The day started foggy and murky. But as the day progressed the fog cleared and it turned out to be an exceptionally bright, sunny and warm day. We went to the 9 a.m. service at Milton Keynes Christian Centre. Which means as it ends at around 10.15 we had the rest of the day to go out. As it's been a rather wet and miserable week of half-term, it seemed a pity to not make some sort of effort and go out somewhere in the car. But where? We had been to Whipsnade Zoo last week, so we thought it a good idea to make the most of our National Trust membership and visit a property which was within easy reach, so we chose Stowe Landscape Garden, around a 15-mile journey from Milton Keynes and just outside Buckingham. We have visited on several occasions in the past and, in fact, we probably visited there as a couple on our first date. Carol tells me now that until she met me she had never heard of the place. Since we've been visiting there is now a new carpark and visitor centre and they have restored the original inn near the entrance which is apparently where visitors would have stayed when the gardens were originally constructed in the 18th century and you walk along a path and enter the garden at the opposite side to where we used to enter when we first visited around 10 years ago. All very much improved along with a smart restaurant and shop. If you prefer not to walk you can always hitch a ride on the buggy which takes you direct to the garden entrance, but as we had to wait a long time for the transport to return we decided to walk, which takes around 20 minutes. As it was so warm and sunny this was hardly a hardship and with the pleasant scenery, mainly of open countryside and meadows with grazing sheep, it made a rather pleasant stroll.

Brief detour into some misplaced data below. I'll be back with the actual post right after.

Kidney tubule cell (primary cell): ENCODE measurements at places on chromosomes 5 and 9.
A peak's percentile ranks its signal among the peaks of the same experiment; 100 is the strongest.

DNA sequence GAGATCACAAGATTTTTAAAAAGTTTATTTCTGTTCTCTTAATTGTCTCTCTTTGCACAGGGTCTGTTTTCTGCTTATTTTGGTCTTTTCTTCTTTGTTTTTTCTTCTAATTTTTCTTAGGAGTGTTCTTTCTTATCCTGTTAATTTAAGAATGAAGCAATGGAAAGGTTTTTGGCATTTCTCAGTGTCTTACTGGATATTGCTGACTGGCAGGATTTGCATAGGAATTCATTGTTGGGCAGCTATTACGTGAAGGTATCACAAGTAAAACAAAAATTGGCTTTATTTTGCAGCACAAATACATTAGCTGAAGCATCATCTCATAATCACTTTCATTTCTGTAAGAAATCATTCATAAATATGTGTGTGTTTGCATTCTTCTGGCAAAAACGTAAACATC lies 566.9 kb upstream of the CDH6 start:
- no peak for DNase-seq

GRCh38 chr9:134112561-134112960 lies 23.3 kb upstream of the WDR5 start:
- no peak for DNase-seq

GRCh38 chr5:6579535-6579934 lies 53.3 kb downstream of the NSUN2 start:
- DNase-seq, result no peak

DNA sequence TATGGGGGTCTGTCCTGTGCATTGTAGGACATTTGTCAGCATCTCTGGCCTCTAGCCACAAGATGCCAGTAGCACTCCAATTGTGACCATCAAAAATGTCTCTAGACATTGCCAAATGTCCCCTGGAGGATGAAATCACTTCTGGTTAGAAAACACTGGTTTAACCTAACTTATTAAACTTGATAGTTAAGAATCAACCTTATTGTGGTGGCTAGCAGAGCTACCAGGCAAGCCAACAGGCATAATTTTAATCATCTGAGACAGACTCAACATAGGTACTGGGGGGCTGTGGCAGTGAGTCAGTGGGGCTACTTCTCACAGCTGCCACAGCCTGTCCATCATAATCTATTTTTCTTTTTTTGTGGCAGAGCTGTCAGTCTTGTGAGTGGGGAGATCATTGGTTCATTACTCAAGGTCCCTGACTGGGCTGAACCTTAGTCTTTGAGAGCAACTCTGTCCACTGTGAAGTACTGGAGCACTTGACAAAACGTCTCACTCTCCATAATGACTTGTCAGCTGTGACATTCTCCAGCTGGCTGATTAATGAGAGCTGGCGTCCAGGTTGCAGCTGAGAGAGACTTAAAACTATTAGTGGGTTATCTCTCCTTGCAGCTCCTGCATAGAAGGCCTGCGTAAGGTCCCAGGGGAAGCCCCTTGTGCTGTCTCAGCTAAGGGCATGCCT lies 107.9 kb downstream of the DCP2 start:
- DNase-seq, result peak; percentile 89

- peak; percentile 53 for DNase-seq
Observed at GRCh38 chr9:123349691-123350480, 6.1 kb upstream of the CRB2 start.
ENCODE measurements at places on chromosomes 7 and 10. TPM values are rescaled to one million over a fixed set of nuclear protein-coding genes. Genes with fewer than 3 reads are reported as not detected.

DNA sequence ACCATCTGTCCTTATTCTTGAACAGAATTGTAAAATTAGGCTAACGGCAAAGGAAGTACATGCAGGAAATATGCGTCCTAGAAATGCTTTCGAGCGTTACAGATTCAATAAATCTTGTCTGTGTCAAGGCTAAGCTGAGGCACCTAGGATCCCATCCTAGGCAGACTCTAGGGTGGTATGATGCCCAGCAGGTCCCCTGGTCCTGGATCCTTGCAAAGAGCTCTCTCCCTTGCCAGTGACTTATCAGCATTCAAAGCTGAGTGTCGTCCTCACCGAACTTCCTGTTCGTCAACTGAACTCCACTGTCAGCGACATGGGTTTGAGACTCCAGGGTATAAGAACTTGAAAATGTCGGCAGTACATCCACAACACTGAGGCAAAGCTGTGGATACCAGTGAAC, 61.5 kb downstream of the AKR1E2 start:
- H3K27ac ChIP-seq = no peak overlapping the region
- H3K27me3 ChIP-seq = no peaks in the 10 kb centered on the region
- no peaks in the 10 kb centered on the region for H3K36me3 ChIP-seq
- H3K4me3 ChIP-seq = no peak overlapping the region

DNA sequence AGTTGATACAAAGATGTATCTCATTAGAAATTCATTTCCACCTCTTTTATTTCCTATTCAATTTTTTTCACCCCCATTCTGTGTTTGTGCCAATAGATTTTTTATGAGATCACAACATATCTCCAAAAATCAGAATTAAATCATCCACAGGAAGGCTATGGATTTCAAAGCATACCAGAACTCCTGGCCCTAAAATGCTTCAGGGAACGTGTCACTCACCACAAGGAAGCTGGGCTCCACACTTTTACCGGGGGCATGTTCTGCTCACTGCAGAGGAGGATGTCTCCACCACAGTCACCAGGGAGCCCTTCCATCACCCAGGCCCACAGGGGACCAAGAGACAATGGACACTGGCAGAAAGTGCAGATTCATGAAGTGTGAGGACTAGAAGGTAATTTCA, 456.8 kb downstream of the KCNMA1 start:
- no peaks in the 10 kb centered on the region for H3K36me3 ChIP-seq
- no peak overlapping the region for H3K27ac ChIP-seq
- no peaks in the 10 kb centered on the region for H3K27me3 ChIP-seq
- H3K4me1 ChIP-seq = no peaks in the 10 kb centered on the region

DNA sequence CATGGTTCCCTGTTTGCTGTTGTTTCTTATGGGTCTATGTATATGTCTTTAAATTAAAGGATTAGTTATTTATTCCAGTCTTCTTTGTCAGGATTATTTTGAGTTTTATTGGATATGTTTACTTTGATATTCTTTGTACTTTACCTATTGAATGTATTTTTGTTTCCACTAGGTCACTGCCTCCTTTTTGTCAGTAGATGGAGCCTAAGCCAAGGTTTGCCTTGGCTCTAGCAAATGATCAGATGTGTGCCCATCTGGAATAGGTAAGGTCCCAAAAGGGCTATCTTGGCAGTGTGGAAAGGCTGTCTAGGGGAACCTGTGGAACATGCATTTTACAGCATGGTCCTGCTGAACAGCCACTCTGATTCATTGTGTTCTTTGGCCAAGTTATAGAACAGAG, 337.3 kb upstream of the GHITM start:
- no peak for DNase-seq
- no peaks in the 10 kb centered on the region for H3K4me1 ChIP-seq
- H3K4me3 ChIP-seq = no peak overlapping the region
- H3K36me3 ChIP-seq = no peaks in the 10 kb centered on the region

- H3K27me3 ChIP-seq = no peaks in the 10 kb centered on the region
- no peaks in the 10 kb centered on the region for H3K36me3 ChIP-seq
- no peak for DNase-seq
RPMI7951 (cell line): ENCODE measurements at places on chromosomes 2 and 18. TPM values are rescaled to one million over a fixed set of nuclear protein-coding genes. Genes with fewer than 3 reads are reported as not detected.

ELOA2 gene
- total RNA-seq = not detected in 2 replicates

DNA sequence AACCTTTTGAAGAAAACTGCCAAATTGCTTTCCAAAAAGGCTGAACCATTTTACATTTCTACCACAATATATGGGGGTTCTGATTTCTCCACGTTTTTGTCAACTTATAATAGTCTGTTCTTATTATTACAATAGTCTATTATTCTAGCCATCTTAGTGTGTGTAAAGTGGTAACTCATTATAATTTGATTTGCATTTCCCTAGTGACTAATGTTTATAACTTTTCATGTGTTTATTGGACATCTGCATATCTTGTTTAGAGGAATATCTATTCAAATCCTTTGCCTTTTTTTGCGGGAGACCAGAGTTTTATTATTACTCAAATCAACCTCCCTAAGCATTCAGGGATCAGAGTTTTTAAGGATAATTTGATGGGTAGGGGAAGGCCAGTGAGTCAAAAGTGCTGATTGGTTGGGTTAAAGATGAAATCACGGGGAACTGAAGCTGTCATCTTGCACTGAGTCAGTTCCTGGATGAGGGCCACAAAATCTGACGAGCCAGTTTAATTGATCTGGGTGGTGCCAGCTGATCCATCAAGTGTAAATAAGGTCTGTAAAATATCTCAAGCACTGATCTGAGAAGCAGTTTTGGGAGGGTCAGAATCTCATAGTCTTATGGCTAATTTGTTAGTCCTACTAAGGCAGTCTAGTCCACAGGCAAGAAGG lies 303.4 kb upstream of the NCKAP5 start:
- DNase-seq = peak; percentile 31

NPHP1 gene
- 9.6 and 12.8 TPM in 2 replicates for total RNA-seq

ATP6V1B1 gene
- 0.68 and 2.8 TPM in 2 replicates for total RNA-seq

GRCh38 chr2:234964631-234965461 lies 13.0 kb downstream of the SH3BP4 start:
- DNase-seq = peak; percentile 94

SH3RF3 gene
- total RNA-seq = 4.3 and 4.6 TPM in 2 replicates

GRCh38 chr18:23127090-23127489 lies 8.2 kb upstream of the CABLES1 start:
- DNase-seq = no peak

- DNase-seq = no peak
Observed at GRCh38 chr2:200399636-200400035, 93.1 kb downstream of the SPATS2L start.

Statue of George II
We discovered that Stowe House was open. Although we'd visited the landscape gardens several times before we had never been inside the adjacent house, basically because it is a school and it is only open on a few days during the year. Today being Half-Term it was open, so we walked there from the entrance, a fairly considerable walk. But we discovered tht it was worth the wait as the inside is quite spectacular, with some amazingly decorated ceilings including a dome where we were totally unaware of. Stowe Landscape Gardens alone are really spectacular and intriguing and, once you learn a little more about who built it and the significance of it's political meaning it becomes far more interesting and makes your visit more worthwhile. As we are already National Trust members we can visit the landscape gardens for free, but Stowe House has an entrance fee of £4.50 which is actually not a great deal when you consider what is on offer for the price and considering further the amount which must have been spent on restoring it to it's former glory, a very small price indeed. The autumn sunshine had brought out quite a crowd of people, a lot of children, some in pushchairs and plenty of dogs on leads. We have bought our two, Poppy and Alfie, before now, but it was just as well we hadn't on this occasion because we wouldn't have been able to go inside the house.
Bell Gate Drive. A pleasant walk from the visitor centre to the garden entrance at, would you believe it, the Bell Gate entrance.
A detail of the spectacular frieze of the domed ceiling
Lion statue carved by Flaminio Vacca
Statue of George II